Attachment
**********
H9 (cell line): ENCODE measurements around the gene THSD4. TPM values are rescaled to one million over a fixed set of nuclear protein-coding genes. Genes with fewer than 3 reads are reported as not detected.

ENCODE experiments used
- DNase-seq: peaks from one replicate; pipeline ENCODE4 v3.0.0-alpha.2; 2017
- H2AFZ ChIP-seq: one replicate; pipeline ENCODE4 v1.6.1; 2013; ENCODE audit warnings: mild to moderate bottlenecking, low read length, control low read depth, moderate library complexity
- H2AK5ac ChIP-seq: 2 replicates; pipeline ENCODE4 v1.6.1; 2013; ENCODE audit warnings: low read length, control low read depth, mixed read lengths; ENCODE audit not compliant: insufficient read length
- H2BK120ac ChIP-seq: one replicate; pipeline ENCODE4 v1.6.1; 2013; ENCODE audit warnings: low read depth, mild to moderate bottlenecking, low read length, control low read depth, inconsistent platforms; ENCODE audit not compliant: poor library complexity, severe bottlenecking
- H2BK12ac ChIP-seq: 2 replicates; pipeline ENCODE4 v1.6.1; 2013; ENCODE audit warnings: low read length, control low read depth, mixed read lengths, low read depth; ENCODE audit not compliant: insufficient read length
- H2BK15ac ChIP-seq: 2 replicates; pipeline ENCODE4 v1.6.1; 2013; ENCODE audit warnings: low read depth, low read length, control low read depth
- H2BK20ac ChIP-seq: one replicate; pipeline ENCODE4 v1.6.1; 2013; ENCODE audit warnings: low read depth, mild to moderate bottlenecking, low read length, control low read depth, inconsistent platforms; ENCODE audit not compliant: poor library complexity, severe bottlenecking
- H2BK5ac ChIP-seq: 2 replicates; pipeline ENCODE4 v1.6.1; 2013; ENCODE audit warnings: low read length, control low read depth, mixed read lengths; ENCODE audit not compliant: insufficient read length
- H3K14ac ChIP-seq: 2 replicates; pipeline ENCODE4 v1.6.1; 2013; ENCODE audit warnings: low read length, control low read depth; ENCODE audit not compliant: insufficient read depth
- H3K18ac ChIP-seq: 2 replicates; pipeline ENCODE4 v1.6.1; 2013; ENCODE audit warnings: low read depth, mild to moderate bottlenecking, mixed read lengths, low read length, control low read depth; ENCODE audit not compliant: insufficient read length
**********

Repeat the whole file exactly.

H9 (cell line): ENCODE measurements around the gene THSD4. TPM values are rescaled to one million over a fixed set of nuclear protein-coding genes. Genes with fewer than 3 reads are reported as not detected.

ENCODE experiments used
- DNase-seq: peaks from one replicate; pipeline ENCODE4 v3.0.0-alpha.2; 2017
- H2AFZ ChIP-seq: one replicate; pipeline ENCODE4 v1.6.1; 2013; ENCODE audit warnings: mild to moderate bottlenecking, low read length, control low read depth, moderate library complexity
- H2AK5ac ChIP-seq: 2 replicates; pipeline ENCODE4 v1.6.1; 2013; ENCODE audit warnings: low read length, control low read depth, mixed read lengths; ENCODE audit not compliant: insufficient read length
- H2BK120ac ChIP-seq: one replicate; pipeline ENCODE4 v1.6.1; 2013; ENCODE audit warnings: low read depth, mild to moderate bottlenecking, low read length, control low read depth, inconsistent platforms; ENCODE audit not compliant: poor library complexity, severe bottlenecking
- H2BK12ac ChIP-seq: 2 replicates; pipeline ENCODE4 v1.6.1; 2013; ENCODE audit warnings: low read length, control low read depth, mixed read lengths, low read depth; ENCODE audit not compliant: insufficient read length
- H2BK15ac ChIP-seq: 2 replicates; pipeline ENCODE4 v1.6.1; 2013; ENCODE audit warnings: low read depth, low read length, control low read depth
- H2BK20ac ChIP-seq: one replicate; pipeline ENCODE4 v1.6.1; 2013; ENCODE audit warnings: low read depth, mild to moderate bottlenecking, low read length, control low read depth, inconsistent platforms; ENCODE audit not compliant: poor library complexity, severe bottlenecking
- H2BK5ac ChIP-seq: 2 replicates; pipeline ENCODE4 v1.6.1; 2013; ENCODE audit warnings: low read length, control low read depth, mixed read lengths; ENCODE audit not compliant: insufficient read length
- H3K14ac ChIP-seq: 2 replicates; pipeline ENCODE4 v1.6.1; 2013; ENCODE audit warnings: low read length, control low read depth; ENCODE audit not compliant: insufficient read depth
- H3K18ac ChIP-seq: 2 replicates; pipeline ENCODE4 v1.6.1; 2013; ENCODE audit warnings: low read depth, mild to moderate bottlenecking, mixed read lengths, low read length, control low read depth; ENCODE audit not compliant: insufficient read length